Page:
If you find comment spam, domain speculation, cybersquatting, and sockpuppetry to be as unethical as I do, here’s how you can more easily avoid conducting business with Solar Home Inc.
Click here to see all the posts in this series.
Over the last three days I’ve shown that Solar Home Inc uses comment spam, domain speculation, cybersquatting, and sockpuppetry as means to boost their business. If you’re someone who thinks it’s OK to conduct business using these practices then there’s no need for you to read any further. However, if you have read through the evidence I presented over the last three days and concluded, as I did, that Solar Home is behaving unethically, then I invite you to read this final post about how to quickly identify the vast majority of Solar Home’s websites. When you’re done you’ll be able to more easily avoid conducting business with them or their affiliates.
First a word of caution – Solar Home has demonstrated itself capable of maintaining 6,300 websites with some degree of automation. Given the fact that changing the appearance of a website is relatively simple and inexpensive, especially with automation, I have no way to know how long the examples below will remain representative of Solar Home’s websites.
Most Solar Home websites follow one of the following cookie cutter templates. I’ve taken screenshots and given you websites as examples for each type:
Variant #1: Solarlease.com
Variant #2: Missourisolar.com
Variant #3: Nationwidesolar.com
Variant #4: Solaronsale.com
Variant #5: Solarleasecalifornia.com
Note that this variant also has the following deceptive statement on their splash page:
As of March 20th 2012 prices for purchasing a residential solar power systems have dropped to such a low level (Only as $1.66 per watt before incentives for a popular sized 5kW grid tie solar system) that we are no longer recommending solar lease programs in California or any type of solar lease program for that matter. (original emphasis removed, bolding added)
The emphasized line above implies that Solar Home used to recommend solar leases, but since Solar Home has never done so, this is deceptive advertising.
Variant #6: Advantagesolar.com
Another website that uses this variant include inverterdoctor.com. Note that the splash pages for both sites do not mention that the website is associated with Solar Home. Instead, both sites claim to be copyrighted to Advantage Solar or Inverter Doctor. I checked their WHOIS entries – both were registered by Laura Wade. Both require you to go to the Contact page to discover that they are part of Solar Home.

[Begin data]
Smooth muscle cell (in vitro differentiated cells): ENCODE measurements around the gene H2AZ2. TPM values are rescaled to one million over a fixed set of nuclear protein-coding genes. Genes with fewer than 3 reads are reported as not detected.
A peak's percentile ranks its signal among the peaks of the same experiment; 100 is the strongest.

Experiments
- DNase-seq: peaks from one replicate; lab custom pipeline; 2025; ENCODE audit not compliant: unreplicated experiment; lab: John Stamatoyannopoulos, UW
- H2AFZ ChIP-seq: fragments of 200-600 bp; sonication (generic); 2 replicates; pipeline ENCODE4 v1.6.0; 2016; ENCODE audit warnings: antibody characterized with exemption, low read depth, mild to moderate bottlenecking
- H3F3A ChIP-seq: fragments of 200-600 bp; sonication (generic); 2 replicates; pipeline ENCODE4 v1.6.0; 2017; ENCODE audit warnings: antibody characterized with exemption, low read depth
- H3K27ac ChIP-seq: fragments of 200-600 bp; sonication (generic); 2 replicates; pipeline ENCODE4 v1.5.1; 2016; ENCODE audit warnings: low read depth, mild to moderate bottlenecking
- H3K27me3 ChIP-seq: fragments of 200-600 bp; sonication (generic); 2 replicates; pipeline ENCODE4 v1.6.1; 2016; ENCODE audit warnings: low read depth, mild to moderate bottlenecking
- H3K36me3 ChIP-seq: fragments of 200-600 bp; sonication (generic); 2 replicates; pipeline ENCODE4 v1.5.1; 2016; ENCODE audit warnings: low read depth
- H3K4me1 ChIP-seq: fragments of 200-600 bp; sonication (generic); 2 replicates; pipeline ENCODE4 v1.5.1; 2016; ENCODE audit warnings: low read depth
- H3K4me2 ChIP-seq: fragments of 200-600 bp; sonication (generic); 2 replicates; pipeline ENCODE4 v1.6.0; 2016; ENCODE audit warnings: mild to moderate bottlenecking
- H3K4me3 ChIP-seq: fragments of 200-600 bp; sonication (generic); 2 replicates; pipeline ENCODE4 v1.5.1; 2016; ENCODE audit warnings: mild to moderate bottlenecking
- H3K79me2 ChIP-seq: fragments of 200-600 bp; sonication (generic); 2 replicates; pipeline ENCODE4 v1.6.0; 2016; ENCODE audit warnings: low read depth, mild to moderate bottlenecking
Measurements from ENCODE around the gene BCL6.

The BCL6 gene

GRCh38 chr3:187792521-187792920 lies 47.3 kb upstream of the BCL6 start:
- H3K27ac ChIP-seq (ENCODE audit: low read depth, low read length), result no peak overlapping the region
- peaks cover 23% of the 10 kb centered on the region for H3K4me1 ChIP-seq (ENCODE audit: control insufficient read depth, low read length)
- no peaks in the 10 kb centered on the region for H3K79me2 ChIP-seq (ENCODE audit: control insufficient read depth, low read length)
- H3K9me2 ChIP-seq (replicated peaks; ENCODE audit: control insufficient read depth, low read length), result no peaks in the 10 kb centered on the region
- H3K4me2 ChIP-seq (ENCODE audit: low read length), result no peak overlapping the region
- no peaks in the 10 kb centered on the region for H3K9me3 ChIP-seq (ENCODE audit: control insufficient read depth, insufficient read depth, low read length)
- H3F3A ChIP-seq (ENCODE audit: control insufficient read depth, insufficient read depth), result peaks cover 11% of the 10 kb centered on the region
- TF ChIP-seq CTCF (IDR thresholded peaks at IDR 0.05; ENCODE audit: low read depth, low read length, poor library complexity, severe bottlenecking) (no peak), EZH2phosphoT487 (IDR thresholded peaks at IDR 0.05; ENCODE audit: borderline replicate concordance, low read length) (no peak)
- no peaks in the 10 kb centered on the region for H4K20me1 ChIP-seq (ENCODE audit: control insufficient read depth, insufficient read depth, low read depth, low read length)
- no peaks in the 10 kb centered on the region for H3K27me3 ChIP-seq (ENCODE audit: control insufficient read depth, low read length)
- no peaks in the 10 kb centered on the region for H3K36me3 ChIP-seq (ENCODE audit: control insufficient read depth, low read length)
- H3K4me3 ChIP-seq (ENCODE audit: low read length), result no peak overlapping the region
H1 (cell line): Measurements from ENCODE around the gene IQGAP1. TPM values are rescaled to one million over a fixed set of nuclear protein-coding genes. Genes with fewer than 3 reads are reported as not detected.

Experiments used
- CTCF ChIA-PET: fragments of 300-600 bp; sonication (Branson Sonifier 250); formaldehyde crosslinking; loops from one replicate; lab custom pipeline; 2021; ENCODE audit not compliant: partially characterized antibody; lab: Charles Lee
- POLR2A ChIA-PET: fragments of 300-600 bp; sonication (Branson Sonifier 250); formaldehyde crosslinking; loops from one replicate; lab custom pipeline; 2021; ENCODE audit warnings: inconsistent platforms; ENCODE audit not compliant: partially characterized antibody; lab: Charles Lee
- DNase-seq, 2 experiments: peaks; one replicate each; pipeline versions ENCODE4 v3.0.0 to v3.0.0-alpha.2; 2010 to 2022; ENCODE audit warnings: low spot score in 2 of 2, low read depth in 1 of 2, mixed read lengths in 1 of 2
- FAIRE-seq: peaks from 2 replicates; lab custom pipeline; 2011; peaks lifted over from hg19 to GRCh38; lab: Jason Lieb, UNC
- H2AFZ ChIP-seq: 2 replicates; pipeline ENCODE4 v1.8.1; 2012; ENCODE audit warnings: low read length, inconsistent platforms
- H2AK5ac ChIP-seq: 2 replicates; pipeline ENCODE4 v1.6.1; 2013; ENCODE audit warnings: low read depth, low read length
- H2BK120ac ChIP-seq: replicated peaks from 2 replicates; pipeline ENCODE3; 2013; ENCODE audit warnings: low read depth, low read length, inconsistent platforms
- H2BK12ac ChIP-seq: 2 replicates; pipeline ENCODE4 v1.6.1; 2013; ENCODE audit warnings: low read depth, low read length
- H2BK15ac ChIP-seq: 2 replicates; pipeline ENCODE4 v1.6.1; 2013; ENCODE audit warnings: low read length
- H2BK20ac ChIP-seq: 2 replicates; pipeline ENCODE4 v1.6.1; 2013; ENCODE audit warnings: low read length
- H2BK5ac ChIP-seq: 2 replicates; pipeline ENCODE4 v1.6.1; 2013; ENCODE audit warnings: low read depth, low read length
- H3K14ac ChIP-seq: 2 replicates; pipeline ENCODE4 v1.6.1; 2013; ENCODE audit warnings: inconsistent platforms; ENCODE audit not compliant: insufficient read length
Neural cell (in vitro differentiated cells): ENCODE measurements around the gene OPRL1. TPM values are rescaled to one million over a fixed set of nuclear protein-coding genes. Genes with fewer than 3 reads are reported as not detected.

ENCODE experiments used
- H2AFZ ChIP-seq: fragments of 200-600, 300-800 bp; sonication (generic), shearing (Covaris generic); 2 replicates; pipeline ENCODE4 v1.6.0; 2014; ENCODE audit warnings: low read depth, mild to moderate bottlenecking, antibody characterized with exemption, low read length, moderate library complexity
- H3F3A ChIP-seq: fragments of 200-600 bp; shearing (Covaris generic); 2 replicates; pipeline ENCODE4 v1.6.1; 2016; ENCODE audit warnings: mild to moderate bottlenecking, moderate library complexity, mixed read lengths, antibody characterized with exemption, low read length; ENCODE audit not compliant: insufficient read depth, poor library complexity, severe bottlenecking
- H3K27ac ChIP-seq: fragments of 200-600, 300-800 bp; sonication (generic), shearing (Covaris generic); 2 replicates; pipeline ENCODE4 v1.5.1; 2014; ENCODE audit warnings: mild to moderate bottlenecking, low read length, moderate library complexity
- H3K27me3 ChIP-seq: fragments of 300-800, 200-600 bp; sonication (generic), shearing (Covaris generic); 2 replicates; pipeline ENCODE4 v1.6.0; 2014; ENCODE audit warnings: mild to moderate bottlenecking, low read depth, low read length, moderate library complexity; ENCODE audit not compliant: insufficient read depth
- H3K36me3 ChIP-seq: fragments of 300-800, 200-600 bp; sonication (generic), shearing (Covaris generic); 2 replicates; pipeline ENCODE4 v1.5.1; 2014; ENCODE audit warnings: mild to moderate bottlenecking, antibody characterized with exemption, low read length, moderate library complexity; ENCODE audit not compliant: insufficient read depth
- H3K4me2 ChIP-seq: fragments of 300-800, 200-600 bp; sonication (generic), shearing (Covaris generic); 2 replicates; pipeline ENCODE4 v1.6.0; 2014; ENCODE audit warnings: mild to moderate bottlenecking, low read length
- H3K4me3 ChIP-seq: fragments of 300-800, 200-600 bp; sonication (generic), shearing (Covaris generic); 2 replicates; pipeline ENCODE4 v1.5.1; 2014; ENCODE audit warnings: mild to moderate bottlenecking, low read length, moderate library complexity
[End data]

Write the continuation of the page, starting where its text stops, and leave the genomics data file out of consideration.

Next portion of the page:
Other websites found via the About/Contact page
Second, Solar Home has other websites that, after several hours of hunting, were not obviously one of the variants identified above. I’m not going to add screenshots of their splash pages unless they become more common variants, but commercialsolar.com, solaredgeinverter.com, solargasstations.com, and xtremesolar.com are all Solar Home websites. Also be aware that “Hyper X” solar is a Solar Home trademark, so anyone offering or hyping a Hyper X system is working with or for Solar Home.
Finally, it’s always a good idea to check the About or Contact page of any online company you’re considering doing business with. If there’s not a way to contact the company, or if there is no About or Contact page at all, then that’s a huge red flag that you might not want to conduct business with them. On every Solar Home website I’ve visited there has always been a Contact or About page, and the website’s affiliation with Solar Home has always been clear via that page (to Solar Home’s credit).
At Motley Fool, the Solar Home-affiliated username “solarexpert” wrote that the other two Solar Home commenters should “simply tell the truth about leasing versus ownership and let the chips fall where they may. The truth will always prevail.”
The truth is that solar leases are not for everyone – but neither is solar ownership. As I wrote in my response to Boggs’ S&R comment, the cost of my system over the lifetime of the lease will be within 10% of the cost of purchasing a system and the lowest interest loan we qualified for was over 7%. For us, a lease was the best option. In fact, CleanTechnica ran an article comparing cash purchase, 0% FHA loan, and solar leasing. The article concluded that which option made the most sense varied greatly from region to region. When I used the EnergySage estimator recommended by the CleanTechnica article, it found that a lease would save me WAY more than a 0% loan option would – and I don’t even qualify for a 0% loan.
But Boggs, Winton, and anyone else Solar Home employs don’t want potential solar customers to dig into the details to find out if leases or power purchase agreements (PPAs) make more sense for the customer – Boggs et al want those customers to buy or finance their panels, because every solar lease or PPA is a lost customer. To that end, Solar Home engages in comment spamming, domain speculation and occasional cybersquatting, and sockpuppetry.
For a company that supposedly believes “the truth will always prevail,” Solar Home sure engages in a lot of ethically questionable online activities in order to influence precisely which “truth” prevails.